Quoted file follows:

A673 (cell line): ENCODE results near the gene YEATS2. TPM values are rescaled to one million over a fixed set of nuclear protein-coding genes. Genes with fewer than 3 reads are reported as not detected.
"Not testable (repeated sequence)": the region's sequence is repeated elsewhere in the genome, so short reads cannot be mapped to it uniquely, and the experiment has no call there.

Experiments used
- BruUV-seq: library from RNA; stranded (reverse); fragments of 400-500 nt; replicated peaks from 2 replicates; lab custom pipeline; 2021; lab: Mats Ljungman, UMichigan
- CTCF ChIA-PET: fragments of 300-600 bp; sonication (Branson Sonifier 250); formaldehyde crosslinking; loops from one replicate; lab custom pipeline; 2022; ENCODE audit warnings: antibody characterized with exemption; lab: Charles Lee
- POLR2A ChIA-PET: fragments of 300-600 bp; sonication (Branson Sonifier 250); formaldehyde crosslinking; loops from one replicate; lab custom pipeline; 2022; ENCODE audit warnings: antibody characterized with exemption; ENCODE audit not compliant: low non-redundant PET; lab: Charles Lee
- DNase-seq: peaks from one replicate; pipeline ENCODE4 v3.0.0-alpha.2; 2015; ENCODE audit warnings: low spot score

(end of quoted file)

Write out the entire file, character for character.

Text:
A673 (cell line): ENCODE results near the gene YEATS2. TPM values are rescaled to one million over a fixed set of nuclear protein-coding genes. Genes with fewer than 3 reads are reported as not detected.
"Not testable (repeated sequence)": the region's sequence is repeated elsewhere in the genome, so short reads cannot be mapped to it uniquely, and the experiment has no call there.

Experiments used
- BruUV-seq: library from RNA; stranded (reverse); fragments of 400-500 nt; replicated peaks from 2 replicates; lab custom pipeline; 2021; lab: Mats Ljungman, UMichigan
- CTCF ChIA-PET: fragments of 300-600 bp; sonication (Branson Sonifier 250); formaldehyde crosslinking; loops from one replicate; lab custom pipeline; 2022; ENCODE audit warnings: antibody characterized with exemption; lab: Charles Lee
- POLR2A ChIA-PET: fragments of 300-600 bp; sonication (Branson Sonifier 250); formaldehyde crosslinking; loops from one replicate; lab custom pipeline; 2022; ENCODE audit warnings: antibody characterized with exemption; ENCODE audit not compliant: low non-redundant PET; lab: Charles Lee
- DNase-seq: peaks from one replicate; pipeline ENCODE4 v3.0.0-alpha.2; 2015; ENCODE audit warnings: low spot score